Together they traveled to Tahiti in 1920 in search of Adventure. At the end of the year, on December 4, Nordhoff married a nineteen-year-old Tahitian (actually half-Danish) girl, Christianne Vahine Tua Tearae Smidt, affectionately referred to as Vahine. They settled in the district of Punaauia, about twenty miles from Hall’s home in Arue.
Vahine bore Nordhoff seven children. The fourth child was their first-born son, Charles Bernard Jr. When the boy was three and a half years old, he died from an infection which was treated by an incompetent French physician. Nordhoff never fully recovered from this tragedy, and it may have played a role in the subsequent divorce.
Nordhoff’s fame as a writer is primarily based on his co-authorship with Hall, but he also had considerable success on his own, writing adventure books for boys, such as The Pearl Lagoon (1920) and The Derelict (1928).
After divorcing Vahine, Nordhoff had three children with his mistress Teuria; they were all sons whom he never legally recognized. In 1940 he left Tahiti, never to return. On June 12, 1941, he married Laura Grainger Whiley in Santa Barbara, California. His creative writing days, however, were over. On April 11, 1947, Nordhoff died of an apparent heart attack. Hall, who happened to be in the States at the time, attended the funeral service in Santa Barbara and wept over the fate of his friends.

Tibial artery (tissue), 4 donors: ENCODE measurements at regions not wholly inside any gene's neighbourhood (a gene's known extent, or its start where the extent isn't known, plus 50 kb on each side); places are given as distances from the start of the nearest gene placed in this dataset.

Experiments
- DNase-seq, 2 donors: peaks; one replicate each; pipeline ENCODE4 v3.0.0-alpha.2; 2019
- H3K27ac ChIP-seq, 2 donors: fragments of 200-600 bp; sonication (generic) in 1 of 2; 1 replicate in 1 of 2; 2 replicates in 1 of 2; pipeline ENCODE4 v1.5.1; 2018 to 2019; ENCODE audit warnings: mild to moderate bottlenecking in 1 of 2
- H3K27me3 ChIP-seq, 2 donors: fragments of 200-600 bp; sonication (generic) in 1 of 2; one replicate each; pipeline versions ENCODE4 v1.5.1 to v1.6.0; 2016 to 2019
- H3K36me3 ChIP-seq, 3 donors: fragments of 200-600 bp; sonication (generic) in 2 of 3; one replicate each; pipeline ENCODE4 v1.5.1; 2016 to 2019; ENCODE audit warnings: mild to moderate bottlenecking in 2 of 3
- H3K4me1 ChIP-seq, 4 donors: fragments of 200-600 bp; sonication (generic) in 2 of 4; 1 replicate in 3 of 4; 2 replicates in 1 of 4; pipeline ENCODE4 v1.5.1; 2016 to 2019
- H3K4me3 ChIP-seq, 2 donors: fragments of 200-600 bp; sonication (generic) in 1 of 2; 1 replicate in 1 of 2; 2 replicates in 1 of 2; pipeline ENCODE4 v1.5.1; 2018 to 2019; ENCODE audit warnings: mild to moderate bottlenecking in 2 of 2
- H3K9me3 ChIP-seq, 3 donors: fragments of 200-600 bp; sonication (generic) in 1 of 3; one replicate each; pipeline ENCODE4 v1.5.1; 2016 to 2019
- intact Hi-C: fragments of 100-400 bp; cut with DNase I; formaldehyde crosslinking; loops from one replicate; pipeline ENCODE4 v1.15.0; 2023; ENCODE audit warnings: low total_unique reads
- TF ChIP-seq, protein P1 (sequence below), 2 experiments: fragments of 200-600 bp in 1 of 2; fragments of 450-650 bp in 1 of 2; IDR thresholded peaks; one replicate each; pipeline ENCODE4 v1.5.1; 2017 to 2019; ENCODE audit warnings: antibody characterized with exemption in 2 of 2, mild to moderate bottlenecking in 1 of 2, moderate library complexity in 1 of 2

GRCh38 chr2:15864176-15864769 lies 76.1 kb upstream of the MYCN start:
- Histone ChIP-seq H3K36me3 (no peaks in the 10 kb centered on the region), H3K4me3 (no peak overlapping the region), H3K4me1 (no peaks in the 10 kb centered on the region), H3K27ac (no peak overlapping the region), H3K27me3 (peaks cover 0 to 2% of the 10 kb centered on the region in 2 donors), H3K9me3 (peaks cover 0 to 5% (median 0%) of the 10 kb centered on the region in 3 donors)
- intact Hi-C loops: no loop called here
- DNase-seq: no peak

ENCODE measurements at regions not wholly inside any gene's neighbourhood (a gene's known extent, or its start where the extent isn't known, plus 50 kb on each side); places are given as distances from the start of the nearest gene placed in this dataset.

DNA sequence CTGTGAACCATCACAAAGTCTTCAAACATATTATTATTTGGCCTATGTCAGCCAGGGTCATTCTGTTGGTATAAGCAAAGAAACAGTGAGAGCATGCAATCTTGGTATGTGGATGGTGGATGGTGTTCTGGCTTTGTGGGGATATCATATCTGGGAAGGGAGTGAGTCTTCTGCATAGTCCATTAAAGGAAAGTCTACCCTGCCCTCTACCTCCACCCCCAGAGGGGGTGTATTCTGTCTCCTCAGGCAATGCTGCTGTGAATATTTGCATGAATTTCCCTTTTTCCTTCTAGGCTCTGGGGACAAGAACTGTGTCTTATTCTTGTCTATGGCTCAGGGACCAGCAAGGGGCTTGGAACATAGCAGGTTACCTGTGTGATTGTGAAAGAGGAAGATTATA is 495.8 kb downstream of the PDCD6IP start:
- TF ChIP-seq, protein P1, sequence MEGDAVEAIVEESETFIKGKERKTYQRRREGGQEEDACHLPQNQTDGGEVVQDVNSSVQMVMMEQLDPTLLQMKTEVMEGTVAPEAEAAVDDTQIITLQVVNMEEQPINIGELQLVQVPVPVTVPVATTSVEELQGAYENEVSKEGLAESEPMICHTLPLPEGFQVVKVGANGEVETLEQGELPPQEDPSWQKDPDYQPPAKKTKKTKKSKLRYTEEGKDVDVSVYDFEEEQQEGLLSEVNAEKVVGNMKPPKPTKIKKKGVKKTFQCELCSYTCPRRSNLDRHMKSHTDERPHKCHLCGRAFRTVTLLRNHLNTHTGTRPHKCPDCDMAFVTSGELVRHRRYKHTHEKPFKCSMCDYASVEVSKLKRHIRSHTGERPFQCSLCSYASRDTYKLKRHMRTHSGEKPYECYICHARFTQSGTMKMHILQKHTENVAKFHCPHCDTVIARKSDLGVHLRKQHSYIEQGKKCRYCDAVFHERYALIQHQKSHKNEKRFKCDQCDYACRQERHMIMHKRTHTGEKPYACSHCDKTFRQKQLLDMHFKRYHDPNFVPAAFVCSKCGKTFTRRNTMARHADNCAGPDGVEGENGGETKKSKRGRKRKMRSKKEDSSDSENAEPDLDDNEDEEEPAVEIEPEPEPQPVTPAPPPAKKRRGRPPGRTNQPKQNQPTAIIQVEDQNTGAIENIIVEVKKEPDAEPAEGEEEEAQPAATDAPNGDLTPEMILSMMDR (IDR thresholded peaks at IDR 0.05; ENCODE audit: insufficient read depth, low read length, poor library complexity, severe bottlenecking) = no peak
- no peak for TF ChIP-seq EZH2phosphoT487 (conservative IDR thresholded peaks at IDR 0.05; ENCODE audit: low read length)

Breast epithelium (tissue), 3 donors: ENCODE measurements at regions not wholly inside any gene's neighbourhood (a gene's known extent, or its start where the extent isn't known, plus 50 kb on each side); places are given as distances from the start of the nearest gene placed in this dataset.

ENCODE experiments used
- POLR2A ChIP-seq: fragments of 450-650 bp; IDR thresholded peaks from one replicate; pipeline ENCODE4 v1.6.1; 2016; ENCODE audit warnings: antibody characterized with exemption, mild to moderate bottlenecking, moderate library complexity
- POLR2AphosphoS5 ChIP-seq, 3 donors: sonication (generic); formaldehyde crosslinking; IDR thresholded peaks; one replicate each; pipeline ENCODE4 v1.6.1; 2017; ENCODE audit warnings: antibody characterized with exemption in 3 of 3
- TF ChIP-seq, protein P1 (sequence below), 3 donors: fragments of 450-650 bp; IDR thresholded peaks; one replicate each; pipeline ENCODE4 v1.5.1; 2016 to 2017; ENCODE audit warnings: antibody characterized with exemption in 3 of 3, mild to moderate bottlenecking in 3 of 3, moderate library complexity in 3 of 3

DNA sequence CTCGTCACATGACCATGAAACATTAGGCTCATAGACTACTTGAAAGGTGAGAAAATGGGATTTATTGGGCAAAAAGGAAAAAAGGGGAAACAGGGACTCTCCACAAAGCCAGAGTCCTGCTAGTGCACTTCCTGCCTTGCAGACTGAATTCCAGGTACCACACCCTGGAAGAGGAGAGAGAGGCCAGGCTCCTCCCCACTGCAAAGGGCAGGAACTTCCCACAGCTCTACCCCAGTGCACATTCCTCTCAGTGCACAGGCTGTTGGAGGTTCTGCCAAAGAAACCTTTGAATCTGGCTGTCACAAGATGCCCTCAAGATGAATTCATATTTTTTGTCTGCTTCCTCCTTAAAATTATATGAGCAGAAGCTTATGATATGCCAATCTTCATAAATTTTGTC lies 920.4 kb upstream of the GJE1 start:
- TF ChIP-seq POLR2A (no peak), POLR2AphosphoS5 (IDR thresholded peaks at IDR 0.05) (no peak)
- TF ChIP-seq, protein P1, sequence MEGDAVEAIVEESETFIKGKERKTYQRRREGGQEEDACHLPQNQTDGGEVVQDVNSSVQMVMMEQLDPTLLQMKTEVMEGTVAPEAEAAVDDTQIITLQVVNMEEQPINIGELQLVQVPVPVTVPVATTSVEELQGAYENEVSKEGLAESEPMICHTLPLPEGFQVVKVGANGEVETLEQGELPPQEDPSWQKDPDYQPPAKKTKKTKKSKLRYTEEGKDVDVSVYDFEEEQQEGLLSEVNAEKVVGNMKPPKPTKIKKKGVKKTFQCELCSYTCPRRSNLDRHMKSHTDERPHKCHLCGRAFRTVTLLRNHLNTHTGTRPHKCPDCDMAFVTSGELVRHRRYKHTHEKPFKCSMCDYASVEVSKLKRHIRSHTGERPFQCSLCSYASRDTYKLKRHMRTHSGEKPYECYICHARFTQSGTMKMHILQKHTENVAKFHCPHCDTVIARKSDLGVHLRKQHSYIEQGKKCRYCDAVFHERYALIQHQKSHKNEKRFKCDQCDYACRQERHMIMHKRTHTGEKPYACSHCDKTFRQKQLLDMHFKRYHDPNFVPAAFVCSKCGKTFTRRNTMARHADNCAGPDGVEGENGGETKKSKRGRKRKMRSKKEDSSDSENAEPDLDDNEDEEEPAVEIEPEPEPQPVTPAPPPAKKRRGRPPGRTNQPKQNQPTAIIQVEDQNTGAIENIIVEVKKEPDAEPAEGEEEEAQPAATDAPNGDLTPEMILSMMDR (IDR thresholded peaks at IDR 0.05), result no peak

Oha was Titahiti’s companion; both were from the same district in Tubuai and both joined Christian and his men.
On Pitcairn Oha shared Tinafanaea (who may also have been from Tubuai) with Titahiti. When Adams’ consort died within a year of the arrival on the island, the mutineers “gave” Tinafanaea to him. This triggered a conspiracy between the two Tubuaians and Tararo (the Raiatean whose consort had also been “given” away) to kill the mutineers. The women betrayed this plan to the white men who sent out the three Tahitians with muskets and orders to kill the conspirators. Oha and Tararo were killed, Titahiti surrendered. Oha, like the other Polynesian men on Pitcairn, left no children.
American brig from Boston commanded by Captain C. Kendal. It was the Olivia which (in September 1834) brought John Buffett and his family and (in October 1834) George Nobbs and John Evans and their families back to Pitcairn after their having been exiled by the “dictator of Pitcairn,” Joshua Hill.